The first rule of crisis management is to provide your base with a response so you are the definitive source, and, in the case of GoDaddy’s hacking by AnonymousOwn3r today, to assist millions of frustrated customers losing a great deal of Ecommerce.
In December 2011, Social Media Week and a host of others criticized GoDaddy for not responding directly to their customers during the “Leave GoDaddy Day” PR crisis.
“It’s hard to say exactly what GoDaddy could have done differently to avoid this disaster. Perhaps they could’ve posted a statement on their site and enabled commenting from the community. They definitely could have been better about listening to their customers and responding in real-time,” Jennifer Charlton, Social Media Week
Fast-forward to today’s hacking crisis and GoDaddy has still proven themselves slow to respond and take the lead role in providing information. Look at this Google search sample where they have no direct presence in the crisis.
Today, GoDaddy has been flooding Twitter with direct messages to their customers with things like “thanks for your support, we are working on it” while providing minimal informative updates. On Facebook, GoDaddy opened the dialogue for direct feedback from customers but again little in the way of informative updates.
While it is admirable how quickly their little fingers are able to direct response, it would be more helpful if informative updates were also being sent. They need to number or identify their updates like “Update #20, sites are going back online incrementally.” Something more helpful than the barrage of “thanks for understanding.”
It is unfortunate and somewhat understandable that their website was also unresponsive but it seems after the previous crisis, they would be able to provide a better response mechanism on their webpage. After checking on and off all day, I apparently caught the webpage message at 5:45 p.m. CDT and I’m betting Danica Patrick is wishing her pic wasn’t part of it. This message must have only been posted briefly.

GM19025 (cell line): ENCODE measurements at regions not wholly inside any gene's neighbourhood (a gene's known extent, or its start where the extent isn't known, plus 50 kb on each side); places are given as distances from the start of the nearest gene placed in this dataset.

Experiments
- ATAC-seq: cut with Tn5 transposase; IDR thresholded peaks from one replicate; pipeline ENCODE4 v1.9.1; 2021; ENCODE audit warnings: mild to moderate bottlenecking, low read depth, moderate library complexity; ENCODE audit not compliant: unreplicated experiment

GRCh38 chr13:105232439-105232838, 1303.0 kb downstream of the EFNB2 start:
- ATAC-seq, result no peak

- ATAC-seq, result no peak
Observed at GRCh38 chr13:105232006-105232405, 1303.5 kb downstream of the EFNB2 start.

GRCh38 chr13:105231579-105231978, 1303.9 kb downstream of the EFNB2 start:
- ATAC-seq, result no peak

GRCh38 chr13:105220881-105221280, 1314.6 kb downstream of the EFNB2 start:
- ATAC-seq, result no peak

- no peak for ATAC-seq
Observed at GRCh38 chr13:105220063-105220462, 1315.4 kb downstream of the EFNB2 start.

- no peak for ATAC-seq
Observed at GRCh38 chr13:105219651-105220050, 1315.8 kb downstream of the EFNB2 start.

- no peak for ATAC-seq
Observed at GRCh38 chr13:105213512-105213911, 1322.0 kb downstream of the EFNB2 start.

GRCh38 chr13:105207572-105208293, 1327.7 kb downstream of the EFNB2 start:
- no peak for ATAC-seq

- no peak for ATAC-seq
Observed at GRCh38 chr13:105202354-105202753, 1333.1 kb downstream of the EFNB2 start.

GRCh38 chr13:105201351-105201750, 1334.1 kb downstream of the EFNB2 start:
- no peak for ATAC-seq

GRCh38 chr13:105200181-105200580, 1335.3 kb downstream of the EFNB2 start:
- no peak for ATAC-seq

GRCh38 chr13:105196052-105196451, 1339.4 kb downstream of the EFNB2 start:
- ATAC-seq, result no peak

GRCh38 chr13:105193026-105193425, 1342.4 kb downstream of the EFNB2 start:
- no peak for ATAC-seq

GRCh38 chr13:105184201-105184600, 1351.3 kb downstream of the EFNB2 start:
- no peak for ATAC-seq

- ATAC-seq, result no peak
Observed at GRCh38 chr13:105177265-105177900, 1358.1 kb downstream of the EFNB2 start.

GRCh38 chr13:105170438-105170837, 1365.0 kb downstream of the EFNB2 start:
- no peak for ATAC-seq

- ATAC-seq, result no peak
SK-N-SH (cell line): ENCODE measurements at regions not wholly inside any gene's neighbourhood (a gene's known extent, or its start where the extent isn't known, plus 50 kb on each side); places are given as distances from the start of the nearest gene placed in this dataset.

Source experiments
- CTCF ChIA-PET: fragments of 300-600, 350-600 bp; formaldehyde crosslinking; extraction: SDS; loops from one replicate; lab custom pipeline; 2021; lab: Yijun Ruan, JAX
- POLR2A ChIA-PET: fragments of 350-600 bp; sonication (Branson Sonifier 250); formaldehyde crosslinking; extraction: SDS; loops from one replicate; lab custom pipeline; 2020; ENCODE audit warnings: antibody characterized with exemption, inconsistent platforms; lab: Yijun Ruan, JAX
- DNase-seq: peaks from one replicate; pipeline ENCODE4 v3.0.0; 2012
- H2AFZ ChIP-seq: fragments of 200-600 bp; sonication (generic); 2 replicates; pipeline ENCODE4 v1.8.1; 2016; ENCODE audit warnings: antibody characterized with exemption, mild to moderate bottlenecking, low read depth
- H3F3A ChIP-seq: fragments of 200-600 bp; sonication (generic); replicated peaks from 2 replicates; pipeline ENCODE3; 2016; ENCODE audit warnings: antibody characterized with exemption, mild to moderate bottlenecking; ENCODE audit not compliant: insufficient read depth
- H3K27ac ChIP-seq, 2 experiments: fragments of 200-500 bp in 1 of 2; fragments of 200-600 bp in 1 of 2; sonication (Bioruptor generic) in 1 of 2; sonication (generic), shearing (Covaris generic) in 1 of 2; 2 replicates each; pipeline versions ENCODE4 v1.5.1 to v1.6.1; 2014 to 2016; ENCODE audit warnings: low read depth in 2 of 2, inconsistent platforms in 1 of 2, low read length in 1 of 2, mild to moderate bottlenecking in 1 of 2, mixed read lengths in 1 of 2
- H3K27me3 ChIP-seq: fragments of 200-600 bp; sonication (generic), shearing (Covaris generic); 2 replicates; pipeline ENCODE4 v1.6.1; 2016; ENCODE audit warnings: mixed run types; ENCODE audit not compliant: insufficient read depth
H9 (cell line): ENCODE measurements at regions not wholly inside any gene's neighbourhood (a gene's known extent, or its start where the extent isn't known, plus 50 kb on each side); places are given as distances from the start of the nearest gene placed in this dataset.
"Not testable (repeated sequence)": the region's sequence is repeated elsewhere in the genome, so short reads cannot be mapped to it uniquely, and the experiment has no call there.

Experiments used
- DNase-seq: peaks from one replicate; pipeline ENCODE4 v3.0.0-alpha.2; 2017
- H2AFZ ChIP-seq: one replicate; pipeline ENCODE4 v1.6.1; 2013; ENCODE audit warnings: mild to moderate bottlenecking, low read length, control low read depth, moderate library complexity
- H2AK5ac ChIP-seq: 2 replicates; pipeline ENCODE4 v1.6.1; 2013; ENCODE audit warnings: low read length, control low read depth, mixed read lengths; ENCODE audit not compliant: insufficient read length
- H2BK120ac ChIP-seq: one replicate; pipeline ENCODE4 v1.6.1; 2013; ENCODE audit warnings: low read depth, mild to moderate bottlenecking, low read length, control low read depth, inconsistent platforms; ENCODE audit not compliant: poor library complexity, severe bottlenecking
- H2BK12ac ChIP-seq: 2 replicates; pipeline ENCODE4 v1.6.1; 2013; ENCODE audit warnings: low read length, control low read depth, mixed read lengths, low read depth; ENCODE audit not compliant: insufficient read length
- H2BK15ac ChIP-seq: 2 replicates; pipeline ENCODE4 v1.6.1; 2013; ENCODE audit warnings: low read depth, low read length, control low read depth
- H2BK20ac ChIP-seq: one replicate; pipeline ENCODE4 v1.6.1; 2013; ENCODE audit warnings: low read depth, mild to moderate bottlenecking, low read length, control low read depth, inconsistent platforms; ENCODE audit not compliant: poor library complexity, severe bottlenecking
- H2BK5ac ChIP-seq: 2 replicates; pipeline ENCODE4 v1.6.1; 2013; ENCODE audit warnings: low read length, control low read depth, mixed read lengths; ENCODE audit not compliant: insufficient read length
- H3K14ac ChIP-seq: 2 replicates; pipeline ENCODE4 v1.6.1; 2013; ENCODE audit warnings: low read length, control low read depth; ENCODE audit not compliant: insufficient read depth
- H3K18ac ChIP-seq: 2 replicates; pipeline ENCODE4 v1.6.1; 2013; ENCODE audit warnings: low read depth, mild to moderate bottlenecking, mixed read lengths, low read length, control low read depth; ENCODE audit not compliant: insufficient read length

It is also ironic at 1:33 pm (CDT) a GoDaddy email blast was sent out entitled “Today’s Lesson” which I immediately thought would be a crisis response. However, not so much, it was just another 20% offer.
The top five PR lessons learned today from the GoDaddy hacking which a company should contemplate for a crisis management response plan are:
- Be the first to break the news or respond officially ASAP.
- Outline a game plan in your announcement.
- Cancel any embarrassing or inappropriate activities as soon as possible. For example, an event, party or in the case of GoDaddy, an email blast with “Today’s Lessons” which make no mention of the crisis.
- Have an alternate news site available to provide customer information. As evident in the Google search, the voice in the crisis was being owned by other voices and it wasn’t GoDaddy’s first time at the rodeo.
- Yes, provide your affected customers, group or base with an outlet to express their frustrations and seek assistance. When responding back directly, be helpful and less automatic.
At this point, Forest Home Media has made the decision to remain with GoDaddy for our website hosting. We are predicting site security will be a top priority.
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